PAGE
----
Powerless Portia - PNP president accused of losing control of her party
Portia Simpson Miller is the president of one of the oldest and most organised political parties in the Caribbean. Not only does she have the power to hire and fire ministers, but she also has the awesome power to determine when elections are called.
But Prime Minister Simpson Miller seems to have lost the potency she needs most to hold on to those roles. Her grip on the leadership of the People's National Party (PNP) has slipped from her grasp, or so it seems.
"The knives are drawn Julius Caesar-style," declared a psychoanalyst, who asked not to be named.
The psychoanalyst, who told our news team that she has been studying Simpson Miller's metamorphosis since 2011, argued that Simpson Miller is now in a position similar to that which faced former Prime Minister Edward Seaga in his waning days as leader of the Jamaica Labour Party (JLP).
"Remember, Seaga lost control because the younger people didn't know or care. Same thing happening now," said the psychoanalyst.
"At this stage, too many factions are positioning themselves for the post-Portia era. She is very done and PJ (Patterson) is also done. That's the bigger news," said psychoanalyst.
"Her row is hard. If she calls the election now and wins, she will be challenged and forced immediately to step down. If she loses, she will be run out of town in disgrace."
Political commentator Mark Wignall agreed that persons are positioning themselves for the post-Simpson Miller era, and charged that there are tow factions at the forefront of that battle.
"I won't say who are the leaders of those factions, but if the party had a strong leader, that leader would identify these factions and crush them," Wignall told The Sunday Gleaner.
"If anyone examines the situation since 2011, they would see that Mrs Simpson Miller has lost control of the party, if she was ever in control, and with a weak secretariat as well, the party is in free fall.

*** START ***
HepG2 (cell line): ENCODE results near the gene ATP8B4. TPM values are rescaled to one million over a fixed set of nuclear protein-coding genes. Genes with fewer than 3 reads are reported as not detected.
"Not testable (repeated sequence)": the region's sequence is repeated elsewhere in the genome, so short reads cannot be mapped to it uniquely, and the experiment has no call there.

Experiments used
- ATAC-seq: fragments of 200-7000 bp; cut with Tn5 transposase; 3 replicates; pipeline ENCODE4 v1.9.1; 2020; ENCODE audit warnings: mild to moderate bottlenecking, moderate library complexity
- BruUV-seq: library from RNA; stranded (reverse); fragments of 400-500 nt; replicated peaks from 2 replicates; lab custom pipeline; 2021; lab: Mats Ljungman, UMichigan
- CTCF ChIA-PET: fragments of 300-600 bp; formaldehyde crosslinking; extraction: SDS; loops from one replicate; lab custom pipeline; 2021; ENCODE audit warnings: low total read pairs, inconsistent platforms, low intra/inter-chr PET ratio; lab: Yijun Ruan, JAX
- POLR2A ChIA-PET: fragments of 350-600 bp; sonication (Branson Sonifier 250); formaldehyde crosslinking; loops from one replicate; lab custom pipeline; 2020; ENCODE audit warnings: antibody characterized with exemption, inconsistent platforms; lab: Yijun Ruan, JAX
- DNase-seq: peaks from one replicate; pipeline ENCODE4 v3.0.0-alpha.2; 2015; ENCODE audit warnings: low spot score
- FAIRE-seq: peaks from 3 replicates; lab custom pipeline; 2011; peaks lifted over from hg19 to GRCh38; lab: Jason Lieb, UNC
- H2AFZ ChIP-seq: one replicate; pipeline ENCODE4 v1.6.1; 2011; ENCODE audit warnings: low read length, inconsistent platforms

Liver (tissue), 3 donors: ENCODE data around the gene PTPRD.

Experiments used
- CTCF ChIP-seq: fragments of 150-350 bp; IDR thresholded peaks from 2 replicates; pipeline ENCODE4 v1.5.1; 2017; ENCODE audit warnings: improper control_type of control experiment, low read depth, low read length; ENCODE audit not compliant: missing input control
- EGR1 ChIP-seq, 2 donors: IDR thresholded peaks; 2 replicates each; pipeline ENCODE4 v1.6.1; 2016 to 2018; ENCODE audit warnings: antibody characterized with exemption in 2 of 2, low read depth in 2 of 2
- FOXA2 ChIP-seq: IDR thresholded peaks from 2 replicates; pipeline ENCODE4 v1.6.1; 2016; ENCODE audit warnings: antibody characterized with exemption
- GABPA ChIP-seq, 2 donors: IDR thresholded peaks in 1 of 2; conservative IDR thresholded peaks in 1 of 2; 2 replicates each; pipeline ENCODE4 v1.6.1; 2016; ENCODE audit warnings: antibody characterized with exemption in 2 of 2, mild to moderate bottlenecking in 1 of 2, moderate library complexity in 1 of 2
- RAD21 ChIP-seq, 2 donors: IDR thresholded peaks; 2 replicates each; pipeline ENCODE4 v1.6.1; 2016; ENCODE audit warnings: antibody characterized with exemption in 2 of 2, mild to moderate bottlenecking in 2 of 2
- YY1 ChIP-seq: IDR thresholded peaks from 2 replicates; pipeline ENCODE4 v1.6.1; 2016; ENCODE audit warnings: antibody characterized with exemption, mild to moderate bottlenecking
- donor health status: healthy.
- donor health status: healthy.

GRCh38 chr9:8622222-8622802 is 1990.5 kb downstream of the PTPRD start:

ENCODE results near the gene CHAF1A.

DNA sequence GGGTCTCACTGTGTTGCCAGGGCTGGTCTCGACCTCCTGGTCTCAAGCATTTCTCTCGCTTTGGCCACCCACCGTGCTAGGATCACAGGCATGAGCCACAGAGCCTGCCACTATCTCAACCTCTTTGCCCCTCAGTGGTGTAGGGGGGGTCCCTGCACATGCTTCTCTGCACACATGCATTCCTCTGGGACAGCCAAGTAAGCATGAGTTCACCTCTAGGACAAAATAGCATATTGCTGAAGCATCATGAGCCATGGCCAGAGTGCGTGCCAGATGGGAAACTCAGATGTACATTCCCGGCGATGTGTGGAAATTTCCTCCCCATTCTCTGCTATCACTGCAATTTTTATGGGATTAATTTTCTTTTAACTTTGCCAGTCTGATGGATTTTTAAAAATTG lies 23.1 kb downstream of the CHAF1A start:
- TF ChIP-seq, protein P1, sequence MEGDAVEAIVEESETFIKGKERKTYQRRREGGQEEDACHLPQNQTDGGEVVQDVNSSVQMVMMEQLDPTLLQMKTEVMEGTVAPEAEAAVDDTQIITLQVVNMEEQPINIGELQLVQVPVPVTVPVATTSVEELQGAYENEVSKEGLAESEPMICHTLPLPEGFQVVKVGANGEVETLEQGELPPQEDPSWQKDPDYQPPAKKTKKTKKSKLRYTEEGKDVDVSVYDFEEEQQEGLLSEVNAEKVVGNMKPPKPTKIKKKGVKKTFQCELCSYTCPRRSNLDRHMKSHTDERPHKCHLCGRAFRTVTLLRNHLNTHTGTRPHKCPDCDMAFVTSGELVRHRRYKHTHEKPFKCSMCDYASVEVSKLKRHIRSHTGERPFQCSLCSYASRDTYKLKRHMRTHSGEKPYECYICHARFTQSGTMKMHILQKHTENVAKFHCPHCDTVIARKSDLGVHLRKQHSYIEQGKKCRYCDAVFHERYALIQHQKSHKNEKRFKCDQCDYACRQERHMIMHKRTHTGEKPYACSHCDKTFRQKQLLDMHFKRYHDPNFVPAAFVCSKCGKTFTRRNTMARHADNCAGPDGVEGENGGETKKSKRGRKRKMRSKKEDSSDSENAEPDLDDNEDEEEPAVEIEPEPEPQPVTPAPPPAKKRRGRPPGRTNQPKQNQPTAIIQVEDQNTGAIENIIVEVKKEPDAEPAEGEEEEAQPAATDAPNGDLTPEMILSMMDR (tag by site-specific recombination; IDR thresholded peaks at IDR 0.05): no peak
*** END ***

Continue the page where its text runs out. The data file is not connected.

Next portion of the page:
"I have been following this since 1976, and this is the worst I have ever seen the PNP," added Wignall.
Inside the PNP, senior members are quietly refuting claims that Simpson Miller has lost her grip, but even they are disappointed that she has not acted more decisively against disruptive elements.
"The Comrade Leader refuses to read the Riot Act," a senior PNP member told The Sunday Gleaner last week, even as he declared that Simpson Miller continues to enjoy his support.
"Shouts of "Portia must go" by a Comrade at the party's headquarters last Monday was a new low for the first woman to lead one of the two major political parties in Jamaica.
This was painful for former parliamentarian and veteran PNP member Harry Douglas. The four-term member of parliament served under former PNP presidents Michael Manley and P.J. Patterson, and is aggrieved by what is taking place in the party at this time.
"It grieves me to see what is happening in my party that I grew up in, and had the discipline to deal with matters within the party," said Douglas.
He argued that during his active time, each person would be afforded the opportunity to defend his or her position on issues. "We disagreed, but after the discussions, that is done for the betterment of the party," said Douglas, even as he shied away from commenting on whether Simpson Miller has lost her grip on the reins of the party.
"I don't want to throw any gasolene on the fire," he chuckled. "What is clear is that things and times have changed."
And changed it has, with the open calls by Comrades for Simpson Miller to go a clear signal as to how far Simpson Miller has fallen from the heady days of 2006.
At the time, she brushed aside the challenges of Dr Peter Phillips, Dr Omar Davies and Dr Karl Blythe for the right to replace Patterson as president of the PNP.
Now many Comrades say they are disturbed, distressed and worried that Simpson Miller appears to be apathetic and distant from not only members of the party but Jamaicans in general.
Those sentiments are a carry-over from last year when political observers claimed that the hesitance, reluctance or unwillingness of Simpson Miller to communicate with the populace was the reason for more than half of Jamaicans polled wanting to see her exit the political stage.
That Gleaner-commissioned Bill Johnson poll found that 57 per cent of Jamaicans felt that Simpson Miller should not return as prime minister after the next election, while 30 per cent said the once most-popular politician in Jamaica should stay on. The remaining 13 per cent declined to proffer a preference.
The poll was done islandwide from September 25 to 27 with 1,200 residents and a sampling error of plus or minus 3.5 per cent.